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October 2015

  • Oct 8

    Beyond the Transatlantic Paradigm of Racialization: (In)visibility in Asia and Its Parallels in Europe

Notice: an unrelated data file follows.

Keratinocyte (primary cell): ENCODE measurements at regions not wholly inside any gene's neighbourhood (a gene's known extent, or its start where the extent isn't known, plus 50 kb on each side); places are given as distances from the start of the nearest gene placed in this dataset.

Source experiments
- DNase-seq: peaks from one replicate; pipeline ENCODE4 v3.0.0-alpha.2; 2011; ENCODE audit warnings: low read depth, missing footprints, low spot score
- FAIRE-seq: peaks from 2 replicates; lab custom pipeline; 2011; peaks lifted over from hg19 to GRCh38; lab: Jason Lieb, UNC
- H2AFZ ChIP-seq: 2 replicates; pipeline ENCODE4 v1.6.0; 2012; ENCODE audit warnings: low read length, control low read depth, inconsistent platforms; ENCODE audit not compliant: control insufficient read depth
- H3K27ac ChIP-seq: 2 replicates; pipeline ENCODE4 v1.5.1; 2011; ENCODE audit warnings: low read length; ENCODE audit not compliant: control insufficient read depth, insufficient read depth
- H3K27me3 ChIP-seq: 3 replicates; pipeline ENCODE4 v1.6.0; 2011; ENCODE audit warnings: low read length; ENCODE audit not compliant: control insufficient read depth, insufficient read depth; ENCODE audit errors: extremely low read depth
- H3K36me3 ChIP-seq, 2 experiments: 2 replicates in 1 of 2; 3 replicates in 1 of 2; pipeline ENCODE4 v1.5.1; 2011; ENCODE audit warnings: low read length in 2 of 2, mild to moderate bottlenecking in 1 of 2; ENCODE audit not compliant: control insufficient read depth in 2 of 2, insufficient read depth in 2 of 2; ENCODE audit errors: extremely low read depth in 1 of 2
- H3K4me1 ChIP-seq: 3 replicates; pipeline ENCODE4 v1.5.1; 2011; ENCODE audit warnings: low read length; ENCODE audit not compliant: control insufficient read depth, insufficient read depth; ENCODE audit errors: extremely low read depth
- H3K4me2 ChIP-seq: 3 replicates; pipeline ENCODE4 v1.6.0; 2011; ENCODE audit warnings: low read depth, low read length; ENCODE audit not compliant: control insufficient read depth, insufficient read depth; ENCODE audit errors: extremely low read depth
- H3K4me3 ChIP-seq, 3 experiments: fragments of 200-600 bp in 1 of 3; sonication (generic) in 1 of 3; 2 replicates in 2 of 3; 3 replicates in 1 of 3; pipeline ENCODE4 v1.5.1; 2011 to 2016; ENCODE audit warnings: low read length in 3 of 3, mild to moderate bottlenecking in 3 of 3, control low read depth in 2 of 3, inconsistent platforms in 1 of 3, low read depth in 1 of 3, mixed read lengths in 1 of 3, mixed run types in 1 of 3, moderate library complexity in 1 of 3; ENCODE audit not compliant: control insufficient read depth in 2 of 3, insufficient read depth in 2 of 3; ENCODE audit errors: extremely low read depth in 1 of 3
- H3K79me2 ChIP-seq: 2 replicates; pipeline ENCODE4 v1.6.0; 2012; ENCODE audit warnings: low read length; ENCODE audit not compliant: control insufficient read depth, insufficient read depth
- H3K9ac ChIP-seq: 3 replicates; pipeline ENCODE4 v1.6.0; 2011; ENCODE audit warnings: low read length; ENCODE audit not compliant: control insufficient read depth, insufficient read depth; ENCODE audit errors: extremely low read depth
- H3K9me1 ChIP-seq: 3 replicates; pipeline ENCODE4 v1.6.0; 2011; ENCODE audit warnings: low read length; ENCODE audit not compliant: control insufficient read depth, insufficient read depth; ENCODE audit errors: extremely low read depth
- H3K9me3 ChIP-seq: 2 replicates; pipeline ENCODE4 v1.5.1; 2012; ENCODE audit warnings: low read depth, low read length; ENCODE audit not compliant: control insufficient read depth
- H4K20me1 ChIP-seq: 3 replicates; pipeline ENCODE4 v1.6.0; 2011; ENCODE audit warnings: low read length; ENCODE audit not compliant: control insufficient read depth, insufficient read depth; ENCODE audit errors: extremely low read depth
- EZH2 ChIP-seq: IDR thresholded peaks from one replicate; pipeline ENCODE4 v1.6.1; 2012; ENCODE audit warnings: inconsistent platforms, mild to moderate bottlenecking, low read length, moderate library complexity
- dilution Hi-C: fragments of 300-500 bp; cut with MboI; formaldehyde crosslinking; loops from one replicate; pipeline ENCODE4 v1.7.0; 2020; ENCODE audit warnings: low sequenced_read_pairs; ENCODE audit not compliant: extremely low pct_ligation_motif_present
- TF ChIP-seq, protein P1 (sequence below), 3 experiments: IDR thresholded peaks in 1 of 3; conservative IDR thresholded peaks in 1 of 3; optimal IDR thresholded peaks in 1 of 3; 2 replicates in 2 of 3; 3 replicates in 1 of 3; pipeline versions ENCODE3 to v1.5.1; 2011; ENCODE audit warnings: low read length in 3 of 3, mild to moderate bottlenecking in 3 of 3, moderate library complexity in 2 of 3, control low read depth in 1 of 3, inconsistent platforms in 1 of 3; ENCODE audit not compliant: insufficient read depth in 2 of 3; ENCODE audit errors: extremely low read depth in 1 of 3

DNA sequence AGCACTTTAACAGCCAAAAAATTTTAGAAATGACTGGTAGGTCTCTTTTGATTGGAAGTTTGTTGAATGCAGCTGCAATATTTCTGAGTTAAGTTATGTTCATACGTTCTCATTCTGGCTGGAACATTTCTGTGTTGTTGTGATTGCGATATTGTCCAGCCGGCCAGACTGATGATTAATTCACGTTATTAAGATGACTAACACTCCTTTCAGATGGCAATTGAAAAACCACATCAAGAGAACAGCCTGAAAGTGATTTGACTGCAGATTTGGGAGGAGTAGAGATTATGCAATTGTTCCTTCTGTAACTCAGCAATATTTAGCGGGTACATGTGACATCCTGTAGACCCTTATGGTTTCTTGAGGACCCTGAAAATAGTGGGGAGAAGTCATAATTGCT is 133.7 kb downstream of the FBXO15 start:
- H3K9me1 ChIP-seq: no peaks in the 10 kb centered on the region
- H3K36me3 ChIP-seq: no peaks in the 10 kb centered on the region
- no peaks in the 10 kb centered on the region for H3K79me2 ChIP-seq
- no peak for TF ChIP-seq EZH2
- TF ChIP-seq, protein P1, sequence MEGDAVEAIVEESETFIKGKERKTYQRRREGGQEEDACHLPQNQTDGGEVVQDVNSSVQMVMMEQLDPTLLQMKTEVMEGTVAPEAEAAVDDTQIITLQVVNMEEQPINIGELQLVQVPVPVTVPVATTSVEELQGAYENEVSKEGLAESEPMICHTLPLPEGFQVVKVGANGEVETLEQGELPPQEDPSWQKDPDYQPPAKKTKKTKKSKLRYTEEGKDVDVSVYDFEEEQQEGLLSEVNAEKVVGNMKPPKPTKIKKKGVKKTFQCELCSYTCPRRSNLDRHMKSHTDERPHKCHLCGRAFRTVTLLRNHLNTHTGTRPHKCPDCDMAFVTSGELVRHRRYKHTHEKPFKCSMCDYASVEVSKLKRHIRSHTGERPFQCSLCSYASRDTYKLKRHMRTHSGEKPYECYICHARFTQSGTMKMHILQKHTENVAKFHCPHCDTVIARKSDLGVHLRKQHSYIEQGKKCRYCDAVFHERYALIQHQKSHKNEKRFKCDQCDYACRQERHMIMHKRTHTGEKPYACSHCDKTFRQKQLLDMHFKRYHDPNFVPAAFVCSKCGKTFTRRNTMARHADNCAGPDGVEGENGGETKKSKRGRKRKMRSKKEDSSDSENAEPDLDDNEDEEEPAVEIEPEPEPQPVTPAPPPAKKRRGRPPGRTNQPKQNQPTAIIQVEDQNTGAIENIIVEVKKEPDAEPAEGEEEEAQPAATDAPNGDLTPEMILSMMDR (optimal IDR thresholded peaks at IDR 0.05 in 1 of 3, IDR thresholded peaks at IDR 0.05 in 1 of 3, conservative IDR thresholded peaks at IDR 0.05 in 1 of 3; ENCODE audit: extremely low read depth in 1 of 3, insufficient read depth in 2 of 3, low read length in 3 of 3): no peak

The existing literature of race studies is based mostly on the transatlantic experiences such as slavery and colonization of native Americans, without actively taking into account the experiences of the groups racialized through the discourses on “blood,” as in in Japan and other parts of Asia. Such racialized groups, sometimes called “invisible races,” have no visible physical differences and have historically co-existed in the same region. They are not unique to Asia but exist in other parts of the world including in Europe and North America. When we examine the Middle Ages, I argue, significant parallels can be found in the discourses surrounding the Kawaramono (Burakumin) in Japan, the “Gypsies” in Romania, and the Jews in Spain. The primary purpose of the presentation is not to make comparisons between these groups per se. It aims to take a first step toward identifying how, and under what conditions, parallel social structures and discourses emerged surrounding groups racialized in this way, each within its own region.